When it was time for a correction, Mr. Market took out a wrecking ball and knocked down the mistakes of the previous boom. The debris was quickly swept away…and it was off to the races again.
Even as late as the 1930s, Andrew Mellon, then Secretary of the US Treasury, advised president Hoover to “liquidate” everything. His idea was to give the correction a helping hand… Rather than wait for the correction to do its work, he’d swing the wrecking ball himself.
That is just what he did in the 1920s. He was Treasury Secretary in 1921 too. And instead of trying to fight the slump of ’21-’23, he helped it on its way. Instead of “countercyclical stimulus” measures, he gave the nation “pro-cyclical” measures. That is, he didn’t increase government spending in order to provide the economy with fiscal stimulus. He cut government spending in order to leave more money in the hands of consumers, investors, and business people.
And it worked. Scarcely 24 months after the beginning of the depression it was over…with unemployment back to 5%.
But the world changed between ’21 and ’31. By the ’30s, the feds had the bit between their teeth. In Germany, the Nazis were already consolidating power and gathering tinder for the Reichstag. In Italy, Mussolini and his gang were wearing funny outfits and plotting out an empire. Stalin was reorganizing Soviet agriculture — which would result in millions of deaths by starvation. And in the western democracies, the meddlers were taking over too.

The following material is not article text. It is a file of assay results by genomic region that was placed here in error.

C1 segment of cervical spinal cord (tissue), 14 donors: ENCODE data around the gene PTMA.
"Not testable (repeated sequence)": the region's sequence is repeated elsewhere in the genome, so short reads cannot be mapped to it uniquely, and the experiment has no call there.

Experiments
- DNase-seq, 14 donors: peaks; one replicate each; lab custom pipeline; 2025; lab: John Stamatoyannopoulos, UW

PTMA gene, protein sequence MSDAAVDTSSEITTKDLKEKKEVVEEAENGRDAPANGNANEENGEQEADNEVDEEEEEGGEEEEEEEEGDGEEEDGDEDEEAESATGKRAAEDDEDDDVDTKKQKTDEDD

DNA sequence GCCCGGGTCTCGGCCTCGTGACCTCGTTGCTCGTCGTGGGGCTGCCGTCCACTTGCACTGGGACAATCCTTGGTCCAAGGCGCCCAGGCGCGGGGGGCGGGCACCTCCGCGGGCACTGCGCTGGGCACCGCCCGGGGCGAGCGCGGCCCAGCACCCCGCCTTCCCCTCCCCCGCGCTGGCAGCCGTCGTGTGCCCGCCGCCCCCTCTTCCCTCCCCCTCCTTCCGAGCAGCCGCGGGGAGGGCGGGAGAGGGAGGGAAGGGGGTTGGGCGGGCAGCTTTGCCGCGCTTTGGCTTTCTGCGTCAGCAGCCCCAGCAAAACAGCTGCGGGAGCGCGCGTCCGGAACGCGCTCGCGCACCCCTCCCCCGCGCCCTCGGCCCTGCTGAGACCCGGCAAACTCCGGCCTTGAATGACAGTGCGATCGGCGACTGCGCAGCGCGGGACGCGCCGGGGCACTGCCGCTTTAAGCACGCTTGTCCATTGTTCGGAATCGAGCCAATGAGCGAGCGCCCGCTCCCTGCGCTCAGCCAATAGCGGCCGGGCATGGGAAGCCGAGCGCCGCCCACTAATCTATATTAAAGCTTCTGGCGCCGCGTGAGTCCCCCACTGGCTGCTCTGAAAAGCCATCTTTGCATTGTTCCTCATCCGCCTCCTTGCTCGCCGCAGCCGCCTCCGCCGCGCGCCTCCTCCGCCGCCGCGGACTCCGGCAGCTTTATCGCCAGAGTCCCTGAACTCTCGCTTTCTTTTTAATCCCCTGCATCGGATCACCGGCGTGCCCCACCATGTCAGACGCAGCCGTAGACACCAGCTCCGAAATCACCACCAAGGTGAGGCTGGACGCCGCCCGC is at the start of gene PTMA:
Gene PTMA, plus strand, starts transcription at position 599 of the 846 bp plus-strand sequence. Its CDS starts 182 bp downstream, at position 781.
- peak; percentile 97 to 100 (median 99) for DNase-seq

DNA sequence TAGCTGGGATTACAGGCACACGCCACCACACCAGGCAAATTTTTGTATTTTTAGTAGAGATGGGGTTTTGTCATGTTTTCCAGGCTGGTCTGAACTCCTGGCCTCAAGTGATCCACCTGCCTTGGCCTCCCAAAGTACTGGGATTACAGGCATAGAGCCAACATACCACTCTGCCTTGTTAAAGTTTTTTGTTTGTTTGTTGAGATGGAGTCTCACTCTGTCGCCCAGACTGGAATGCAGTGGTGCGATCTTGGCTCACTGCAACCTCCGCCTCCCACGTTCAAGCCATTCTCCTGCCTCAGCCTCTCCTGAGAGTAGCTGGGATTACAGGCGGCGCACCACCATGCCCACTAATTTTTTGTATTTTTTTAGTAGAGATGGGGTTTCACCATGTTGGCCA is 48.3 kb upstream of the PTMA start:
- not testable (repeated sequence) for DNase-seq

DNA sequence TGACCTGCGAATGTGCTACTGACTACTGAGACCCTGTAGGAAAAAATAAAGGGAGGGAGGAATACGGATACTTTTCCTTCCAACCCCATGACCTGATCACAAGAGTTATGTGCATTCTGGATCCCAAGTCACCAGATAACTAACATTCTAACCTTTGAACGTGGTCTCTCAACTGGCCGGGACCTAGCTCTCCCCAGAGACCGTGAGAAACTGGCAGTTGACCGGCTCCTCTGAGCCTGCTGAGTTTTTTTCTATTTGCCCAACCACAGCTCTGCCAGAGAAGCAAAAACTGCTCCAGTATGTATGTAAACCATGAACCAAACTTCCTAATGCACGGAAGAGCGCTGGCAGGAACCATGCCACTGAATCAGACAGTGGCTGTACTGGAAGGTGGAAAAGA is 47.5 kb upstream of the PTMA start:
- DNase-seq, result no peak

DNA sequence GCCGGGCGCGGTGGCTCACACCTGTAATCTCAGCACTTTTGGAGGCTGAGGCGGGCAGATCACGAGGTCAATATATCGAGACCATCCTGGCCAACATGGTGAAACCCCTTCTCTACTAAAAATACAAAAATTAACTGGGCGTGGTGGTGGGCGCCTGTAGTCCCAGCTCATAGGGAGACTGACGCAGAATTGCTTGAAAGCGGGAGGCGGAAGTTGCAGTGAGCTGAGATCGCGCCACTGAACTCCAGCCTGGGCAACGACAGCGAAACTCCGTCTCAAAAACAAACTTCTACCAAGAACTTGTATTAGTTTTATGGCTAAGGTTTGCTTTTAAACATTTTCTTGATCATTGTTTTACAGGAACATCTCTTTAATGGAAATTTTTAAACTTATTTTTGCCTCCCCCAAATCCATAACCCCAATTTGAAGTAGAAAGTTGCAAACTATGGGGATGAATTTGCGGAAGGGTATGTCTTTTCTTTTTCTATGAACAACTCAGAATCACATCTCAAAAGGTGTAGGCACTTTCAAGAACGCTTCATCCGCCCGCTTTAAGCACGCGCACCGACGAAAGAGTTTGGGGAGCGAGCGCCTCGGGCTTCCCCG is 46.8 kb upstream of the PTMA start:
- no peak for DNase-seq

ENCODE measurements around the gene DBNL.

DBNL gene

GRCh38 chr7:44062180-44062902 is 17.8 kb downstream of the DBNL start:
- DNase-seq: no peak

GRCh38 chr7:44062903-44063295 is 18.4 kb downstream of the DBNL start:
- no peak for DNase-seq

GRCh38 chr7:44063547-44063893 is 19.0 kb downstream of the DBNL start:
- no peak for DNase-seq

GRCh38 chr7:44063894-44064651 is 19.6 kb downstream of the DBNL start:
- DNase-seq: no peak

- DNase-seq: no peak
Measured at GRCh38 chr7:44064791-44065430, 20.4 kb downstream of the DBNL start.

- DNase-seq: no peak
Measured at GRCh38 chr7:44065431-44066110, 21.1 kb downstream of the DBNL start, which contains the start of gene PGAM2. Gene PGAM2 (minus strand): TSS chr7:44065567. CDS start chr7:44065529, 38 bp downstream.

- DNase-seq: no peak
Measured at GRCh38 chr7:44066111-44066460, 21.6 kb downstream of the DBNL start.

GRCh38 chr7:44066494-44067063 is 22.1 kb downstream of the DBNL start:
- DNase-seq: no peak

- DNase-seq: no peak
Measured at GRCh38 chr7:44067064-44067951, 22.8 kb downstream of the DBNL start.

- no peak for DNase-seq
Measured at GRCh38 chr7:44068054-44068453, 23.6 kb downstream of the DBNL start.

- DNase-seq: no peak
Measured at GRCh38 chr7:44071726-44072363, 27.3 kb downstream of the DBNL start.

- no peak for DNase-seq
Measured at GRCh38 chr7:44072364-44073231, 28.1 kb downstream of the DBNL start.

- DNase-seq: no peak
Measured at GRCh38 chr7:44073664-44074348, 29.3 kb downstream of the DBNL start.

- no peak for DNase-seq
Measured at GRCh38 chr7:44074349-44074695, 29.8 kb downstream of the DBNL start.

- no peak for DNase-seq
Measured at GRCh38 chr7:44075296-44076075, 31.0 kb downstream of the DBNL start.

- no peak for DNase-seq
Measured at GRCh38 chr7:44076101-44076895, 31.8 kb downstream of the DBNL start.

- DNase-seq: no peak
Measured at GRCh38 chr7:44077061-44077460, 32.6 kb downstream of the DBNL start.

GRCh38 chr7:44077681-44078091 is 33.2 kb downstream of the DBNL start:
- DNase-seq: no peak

Instead of thanking Mellon for his input, the feds tried to impeach him! In a few months, Mellon was gone. And then US economic policy was firmly in the hands of people who thought they could do better.
The gist of the new policy was that corrections must be stopped — at all cost. Depressions must be fought. Bankruptcies must be prevented… Markets must be controlled! By bureaucrats!
This new policy was what made the Great Depression great. Mr. Market may have wanted to correct his mistakes; but the feds wouldn’t let him. The depression continued, off and on, throughout the ’30s…and the ’40s too. It didn’t really end until the 1950s.
You might expect the feds would have learned from that experience. Compared to the laissez faire policies of Andrew Mellon their activism was a complete, miserable failure.
Learn? Are you kidding? We’re now in year the 6th year of the crisis that began with the collapse of subprime in April ’07. Does it show any sign of letting up? Any sign of coming to an end?
The feds have fought the correction every step of the way…with everything they’ve got. They’ve tried monetary stimulus — taking rates down to zero. They’ve tried fiscal stimulus — with $1 trillion budget deficits for the last 4 years…and no end in sight. They’ve tried “unconventional” measures too — such as QEI, QEII and The Twist. Last year, the Fed funded more than 60% of the US deficit with printed money. And the Fed has increased its holdings of US debt some 3.5 times since 2008, from $479 billion in September, 2008 to $1.66 trillion in March, 2012.
So, put on your seat belts. Sit back. Relax.
Eventually, the correction will do its work. But it could take a long, long time.
Bill Bonnerfor The Daily Reckoning